Creationism and the Grand Conjectural Canyon- Were you there? Can we know the history of the Grand Canyon? Was it formed at some point in the last 6-10 thousand years because of Noah’s Flood?

Modern Idolatry (Comic)- What is it that we are dedicating our lives to? It’s too easy to get caught up in the multi-tasking of the “everyday” and neglect the God who made us. Check out this poignant reminder.

The Last Man on Earth: Becoming the Person We Hope to Be- A look at the new TV series “The Last Man on Earth” as it stands so far, written from a worldview perspective. I very much recommend you follow Empires and Mangers–the site this link is on! It’s fantastic.

Debate Review: Al Mohler vs. Chris Date on “Should Christians Rethink Hell?”

IMG_0691

Not hell. But it is a pretty picture I took with a kind of intriguing/ominous path.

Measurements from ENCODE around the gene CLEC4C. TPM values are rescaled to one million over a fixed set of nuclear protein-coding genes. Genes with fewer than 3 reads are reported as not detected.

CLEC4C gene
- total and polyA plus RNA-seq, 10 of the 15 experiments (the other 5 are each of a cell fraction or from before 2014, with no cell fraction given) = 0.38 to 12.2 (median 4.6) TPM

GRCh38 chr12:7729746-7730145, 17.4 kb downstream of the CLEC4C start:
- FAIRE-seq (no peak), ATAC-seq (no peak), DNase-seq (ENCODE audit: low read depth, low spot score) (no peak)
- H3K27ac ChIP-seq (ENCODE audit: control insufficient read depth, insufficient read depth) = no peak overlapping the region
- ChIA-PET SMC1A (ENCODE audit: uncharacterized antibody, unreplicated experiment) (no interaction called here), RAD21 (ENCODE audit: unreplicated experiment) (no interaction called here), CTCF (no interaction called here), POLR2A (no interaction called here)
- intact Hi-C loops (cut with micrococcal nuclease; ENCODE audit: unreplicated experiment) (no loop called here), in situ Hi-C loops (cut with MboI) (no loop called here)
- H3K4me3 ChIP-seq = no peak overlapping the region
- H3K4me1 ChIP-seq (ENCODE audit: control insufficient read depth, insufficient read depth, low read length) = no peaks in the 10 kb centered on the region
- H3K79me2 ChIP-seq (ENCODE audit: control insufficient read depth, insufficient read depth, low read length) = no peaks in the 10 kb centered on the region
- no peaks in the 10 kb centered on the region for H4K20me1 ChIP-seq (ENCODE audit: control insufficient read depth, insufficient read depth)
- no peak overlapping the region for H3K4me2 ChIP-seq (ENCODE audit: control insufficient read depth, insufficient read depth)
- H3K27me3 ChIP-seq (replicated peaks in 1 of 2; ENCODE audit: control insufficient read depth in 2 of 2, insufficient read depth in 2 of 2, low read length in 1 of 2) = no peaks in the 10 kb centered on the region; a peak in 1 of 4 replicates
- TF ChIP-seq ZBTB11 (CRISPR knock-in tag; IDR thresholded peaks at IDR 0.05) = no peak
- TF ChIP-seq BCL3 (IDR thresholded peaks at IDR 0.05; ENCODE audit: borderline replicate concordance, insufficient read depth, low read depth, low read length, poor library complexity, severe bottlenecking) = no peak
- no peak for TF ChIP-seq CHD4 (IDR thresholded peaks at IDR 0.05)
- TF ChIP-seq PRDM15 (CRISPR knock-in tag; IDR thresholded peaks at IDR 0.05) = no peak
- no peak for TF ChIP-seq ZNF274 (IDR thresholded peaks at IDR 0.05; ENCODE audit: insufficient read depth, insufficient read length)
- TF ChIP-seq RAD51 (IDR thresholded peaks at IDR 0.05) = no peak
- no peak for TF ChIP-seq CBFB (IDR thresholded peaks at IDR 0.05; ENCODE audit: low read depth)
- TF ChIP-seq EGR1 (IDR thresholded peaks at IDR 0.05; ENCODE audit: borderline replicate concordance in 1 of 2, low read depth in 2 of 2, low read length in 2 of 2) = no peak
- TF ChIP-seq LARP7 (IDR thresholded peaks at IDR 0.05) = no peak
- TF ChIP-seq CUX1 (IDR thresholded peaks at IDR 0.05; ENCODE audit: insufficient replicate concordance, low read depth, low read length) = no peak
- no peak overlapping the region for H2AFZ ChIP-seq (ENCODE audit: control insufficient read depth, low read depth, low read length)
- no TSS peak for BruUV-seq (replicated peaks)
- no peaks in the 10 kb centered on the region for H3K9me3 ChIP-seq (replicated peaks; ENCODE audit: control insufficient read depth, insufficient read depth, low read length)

I want to preface this post by saying I am by no means an expert on the topic of hell. I’ve only read two books on the subject and listened to several lectures. I approach this as one who is still learning and seeking understanding. I hold to what would be called in this debate the “traditional” view of hell as opposed to a literalist view of hell. That is, I believe hell is a place (spiritual? physical?) that is eternal; but I am unconvinced that the fire references made in the Bible are to be taken literally (i.e. how are they literal flames and yet the place is in darkness? – seems to me to be metaphorical language).

I was very interested in listening to this debate between the traditional view, as espoused by prominent conservative theologian Al Mohler and the conditional view (that of annihilationism–those who are unsaved are annihilated at the judgment [typically–please correct me if I have misportrayed this) as put forward by Chris Date. Here, I’ll offer a brief summary of major statements in the debate, followed by my own analysis. Note that these are my summaries of what was said, not necessarily direct quotes. I welcome critique and comments. Let me know if you listened to the debate, and feel free to offer your own thoughts! The debate may be found here.